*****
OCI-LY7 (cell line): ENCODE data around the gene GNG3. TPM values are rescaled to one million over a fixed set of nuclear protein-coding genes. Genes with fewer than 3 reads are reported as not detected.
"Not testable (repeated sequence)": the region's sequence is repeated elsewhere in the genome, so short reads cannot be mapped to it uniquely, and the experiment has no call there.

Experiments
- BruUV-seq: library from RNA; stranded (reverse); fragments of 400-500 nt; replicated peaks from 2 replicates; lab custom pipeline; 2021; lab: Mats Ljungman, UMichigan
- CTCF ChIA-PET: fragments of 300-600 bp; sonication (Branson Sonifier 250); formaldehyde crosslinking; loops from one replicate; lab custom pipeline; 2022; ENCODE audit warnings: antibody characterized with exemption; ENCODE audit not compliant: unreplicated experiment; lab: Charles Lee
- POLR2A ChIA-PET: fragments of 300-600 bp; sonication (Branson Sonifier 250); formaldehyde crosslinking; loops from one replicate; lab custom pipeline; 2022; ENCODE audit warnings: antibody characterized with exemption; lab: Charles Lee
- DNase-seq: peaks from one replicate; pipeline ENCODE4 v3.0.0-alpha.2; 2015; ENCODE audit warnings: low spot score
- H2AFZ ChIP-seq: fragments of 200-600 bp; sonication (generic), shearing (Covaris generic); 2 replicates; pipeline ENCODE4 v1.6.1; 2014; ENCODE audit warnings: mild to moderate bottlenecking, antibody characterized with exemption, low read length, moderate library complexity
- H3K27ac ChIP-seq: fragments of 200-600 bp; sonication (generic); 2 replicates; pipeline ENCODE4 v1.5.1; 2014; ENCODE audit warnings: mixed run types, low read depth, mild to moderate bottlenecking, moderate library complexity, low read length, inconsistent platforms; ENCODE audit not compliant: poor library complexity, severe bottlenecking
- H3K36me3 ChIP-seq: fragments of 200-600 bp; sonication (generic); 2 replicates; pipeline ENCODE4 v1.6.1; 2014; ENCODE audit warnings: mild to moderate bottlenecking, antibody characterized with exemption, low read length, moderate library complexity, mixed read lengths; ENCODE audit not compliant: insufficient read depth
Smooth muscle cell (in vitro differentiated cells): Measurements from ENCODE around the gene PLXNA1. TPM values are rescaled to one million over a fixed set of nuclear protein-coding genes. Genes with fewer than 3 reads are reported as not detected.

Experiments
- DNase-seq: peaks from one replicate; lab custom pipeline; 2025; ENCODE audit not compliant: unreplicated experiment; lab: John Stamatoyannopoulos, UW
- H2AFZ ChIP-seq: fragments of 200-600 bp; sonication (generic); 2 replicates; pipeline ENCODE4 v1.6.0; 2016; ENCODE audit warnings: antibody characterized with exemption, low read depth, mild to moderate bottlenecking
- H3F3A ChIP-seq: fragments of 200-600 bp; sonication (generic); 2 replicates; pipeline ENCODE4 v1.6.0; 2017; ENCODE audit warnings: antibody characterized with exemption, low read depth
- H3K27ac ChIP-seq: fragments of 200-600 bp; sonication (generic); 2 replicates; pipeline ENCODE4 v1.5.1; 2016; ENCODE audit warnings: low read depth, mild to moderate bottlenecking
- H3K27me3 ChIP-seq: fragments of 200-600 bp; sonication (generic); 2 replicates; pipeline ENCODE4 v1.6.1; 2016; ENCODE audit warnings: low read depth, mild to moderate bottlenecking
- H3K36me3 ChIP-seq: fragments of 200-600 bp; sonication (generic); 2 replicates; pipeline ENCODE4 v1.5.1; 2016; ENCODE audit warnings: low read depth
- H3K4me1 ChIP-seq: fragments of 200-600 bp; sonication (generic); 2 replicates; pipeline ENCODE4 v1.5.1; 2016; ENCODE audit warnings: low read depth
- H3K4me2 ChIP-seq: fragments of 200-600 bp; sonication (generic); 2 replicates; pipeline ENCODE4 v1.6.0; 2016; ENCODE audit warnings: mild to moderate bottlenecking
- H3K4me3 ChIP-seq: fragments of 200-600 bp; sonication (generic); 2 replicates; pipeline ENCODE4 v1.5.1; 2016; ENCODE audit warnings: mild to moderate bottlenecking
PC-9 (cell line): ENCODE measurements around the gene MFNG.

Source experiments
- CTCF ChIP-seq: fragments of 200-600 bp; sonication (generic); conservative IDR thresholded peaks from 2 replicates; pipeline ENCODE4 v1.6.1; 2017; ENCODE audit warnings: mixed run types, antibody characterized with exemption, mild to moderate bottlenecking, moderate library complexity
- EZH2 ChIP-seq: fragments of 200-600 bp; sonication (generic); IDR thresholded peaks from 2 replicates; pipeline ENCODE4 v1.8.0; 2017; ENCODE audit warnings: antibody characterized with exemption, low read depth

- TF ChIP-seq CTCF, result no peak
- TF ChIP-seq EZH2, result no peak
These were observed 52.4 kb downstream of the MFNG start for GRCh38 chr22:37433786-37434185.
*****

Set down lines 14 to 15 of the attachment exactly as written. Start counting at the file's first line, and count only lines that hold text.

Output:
- H2AFZ ChIP-seq: fragments of 200-600 bp; sonication (generic); 2 replicates; pipeline ENCODE4 v1.6.0; 2016; ENCODE audit warnings: antibody characterized with exemption, low read depth, mild to moderate bottlenecking
- H3F3A ChIP-seq: fragments of 200-600 bp; sonication (generic); 2 replicates; pipeline ENCODE4 v1.6.0; 2017; ENCODE audit warnings: antibody characterized with exemption, low read depth